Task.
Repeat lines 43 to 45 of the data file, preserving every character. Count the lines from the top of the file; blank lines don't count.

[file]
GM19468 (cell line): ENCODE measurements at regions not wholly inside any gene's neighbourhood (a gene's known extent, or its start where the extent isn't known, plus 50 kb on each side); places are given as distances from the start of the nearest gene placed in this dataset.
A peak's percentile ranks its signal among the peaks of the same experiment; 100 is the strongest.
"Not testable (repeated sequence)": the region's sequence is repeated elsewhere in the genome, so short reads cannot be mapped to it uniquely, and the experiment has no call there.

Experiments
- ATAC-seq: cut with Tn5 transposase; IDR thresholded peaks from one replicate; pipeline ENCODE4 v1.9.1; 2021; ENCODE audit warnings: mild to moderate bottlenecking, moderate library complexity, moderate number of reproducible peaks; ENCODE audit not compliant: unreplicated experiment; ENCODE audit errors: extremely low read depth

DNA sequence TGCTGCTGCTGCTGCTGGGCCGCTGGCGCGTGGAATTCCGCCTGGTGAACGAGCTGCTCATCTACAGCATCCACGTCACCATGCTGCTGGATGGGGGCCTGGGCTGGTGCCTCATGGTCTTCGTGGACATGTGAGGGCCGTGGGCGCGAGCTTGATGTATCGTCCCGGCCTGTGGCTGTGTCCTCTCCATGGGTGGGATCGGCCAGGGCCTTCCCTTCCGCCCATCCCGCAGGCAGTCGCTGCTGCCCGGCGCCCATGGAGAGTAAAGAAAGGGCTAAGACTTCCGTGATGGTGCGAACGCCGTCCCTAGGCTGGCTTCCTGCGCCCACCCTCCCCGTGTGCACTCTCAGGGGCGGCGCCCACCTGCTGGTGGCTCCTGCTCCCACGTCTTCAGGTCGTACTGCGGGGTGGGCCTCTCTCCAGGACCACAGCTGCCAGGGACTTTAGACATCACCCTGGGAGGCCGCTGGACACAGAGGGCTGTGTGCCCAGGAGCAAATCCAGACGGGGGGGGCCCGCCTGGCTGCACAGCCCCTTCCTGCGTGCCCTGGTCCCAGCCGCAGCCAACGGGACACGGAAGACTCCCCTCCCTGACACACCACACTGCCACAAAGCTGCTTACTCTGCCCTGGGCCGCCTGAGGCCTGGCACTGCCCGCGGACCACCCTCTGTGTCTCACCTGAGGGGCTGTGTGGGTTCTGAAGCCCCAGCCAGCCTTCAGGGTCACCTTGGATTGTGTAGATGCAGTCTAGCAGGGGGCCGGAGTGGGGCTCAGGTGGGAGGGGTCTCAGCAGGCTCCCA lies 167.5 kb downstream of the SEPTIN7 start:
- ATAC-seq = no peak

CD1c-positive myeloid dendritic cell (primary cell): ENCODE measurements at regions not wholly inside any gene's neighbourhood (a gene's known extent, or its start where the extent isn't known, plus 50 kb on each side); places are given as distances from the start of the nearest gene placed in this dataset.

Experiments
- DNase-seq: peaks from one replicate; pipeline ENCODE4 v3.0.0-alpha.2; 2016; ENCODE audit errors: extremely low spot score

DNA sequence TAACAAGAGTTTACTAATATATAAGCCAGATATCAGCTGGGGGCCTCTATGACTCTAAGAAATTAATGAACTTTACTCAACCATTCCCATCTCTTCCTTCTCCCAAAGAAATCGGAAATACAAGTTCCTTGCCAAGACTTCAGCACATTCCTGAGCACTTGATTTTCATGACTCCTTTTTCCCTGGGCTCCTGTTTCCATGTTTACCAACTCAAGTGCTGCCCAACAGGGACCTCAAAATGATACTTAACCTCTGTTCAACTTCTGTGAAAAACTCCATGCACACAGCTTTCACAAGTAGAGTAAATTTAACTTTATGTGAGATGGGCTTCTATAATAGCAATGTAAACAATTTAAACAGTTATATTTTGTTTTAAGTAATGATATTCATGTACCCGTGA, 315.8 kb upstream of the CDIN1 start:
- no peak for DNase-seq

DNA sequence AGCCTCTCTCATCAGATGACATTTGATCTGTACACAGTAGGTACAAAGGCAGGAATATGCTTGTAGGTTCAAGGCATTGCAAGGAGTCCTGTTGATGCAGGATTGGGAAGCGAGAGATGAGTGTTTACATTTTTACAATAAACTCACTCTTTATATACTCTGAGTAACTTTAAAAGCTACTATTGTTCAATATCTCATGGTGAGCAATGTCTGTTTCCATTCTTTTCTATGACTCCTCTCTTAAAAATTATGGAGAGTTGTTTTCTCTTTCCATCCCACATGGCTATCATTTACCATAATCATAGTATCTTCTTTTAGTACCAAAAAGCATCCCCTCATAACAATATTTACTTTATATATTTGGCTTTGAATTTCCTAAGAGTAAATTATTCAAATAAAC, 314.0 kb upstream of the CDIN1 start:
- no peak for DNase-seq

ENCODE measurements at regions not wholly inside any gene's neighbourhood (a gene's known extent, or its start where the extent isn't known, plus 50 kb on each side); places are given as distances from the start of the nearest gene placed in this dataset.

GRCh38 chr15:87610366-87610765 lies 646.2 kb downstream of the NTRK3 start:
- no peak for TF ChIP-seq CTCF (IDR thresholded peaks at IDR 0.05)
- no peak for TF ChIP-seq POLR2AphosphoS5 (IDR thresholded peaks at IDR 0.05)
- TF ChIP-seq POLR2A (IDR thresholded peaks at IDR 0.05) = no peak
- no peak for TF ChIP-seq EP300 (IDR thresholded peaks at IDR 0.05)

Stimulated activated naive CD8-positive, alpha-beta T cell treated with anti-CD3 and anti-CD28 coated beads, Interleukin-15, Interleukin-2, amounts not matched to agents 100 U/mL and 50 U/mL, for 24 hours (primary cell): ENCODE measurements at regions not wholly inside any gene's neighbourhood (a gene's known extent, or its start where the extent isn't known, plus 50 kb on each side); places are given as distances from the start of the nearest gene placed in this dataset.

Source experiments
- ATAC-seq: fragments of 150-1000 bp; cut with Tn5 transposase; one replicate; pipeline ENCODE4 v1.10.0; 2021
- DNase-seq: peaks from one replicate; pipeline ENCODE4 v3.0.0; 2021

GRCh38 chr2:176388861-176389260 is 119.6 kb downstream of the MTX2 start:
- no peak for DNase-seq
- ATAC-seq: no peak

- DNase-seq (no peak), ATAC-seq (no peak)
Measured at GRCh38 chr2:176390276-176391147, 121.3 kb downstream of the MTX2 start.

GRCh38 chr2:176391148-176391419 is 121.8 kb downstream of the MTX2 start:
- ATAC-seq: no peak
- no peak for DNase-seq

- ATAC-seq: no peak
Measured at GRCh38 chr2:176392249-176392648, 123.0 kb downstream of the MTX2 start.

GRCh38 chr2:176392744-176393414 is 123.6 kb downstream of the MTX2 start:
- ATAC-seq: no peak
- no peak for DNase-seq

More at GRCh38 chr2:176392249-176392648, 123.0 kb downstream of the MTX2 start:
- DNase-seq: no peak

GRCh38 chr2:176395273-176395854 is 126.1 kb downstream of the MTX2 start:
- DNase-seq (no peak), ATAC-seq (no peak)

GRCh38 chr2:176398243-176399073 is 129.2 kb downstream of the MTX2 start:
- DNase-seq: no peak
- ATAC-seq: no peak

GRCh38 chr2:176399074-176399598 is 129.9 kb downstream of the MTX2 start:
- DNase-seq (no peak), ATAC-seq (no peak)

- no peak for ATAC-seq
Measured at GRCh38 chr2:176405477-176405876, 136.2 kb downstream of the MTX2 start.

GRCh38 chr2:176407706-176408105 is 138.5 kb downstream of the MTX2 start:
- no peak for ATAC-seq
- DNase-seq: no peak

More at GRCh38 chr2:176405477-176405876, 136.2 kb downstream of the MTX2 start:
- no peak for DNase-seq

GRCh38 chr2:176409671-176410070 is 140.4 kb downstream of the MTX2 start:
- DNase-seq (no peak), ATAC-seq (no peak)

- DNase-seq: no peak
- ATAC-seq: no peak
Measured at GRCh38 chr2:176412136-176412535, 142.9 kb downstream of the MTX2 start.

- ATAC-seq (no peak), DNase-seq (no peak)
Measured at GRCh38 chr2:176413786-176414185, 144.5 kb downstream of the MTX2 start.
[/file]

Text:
- DNase-seq: no peak
- ATAC-seq: no peak

GRCh38 chr2:176399074-176399598 is 129.9 kb downstream of the MTX2 start: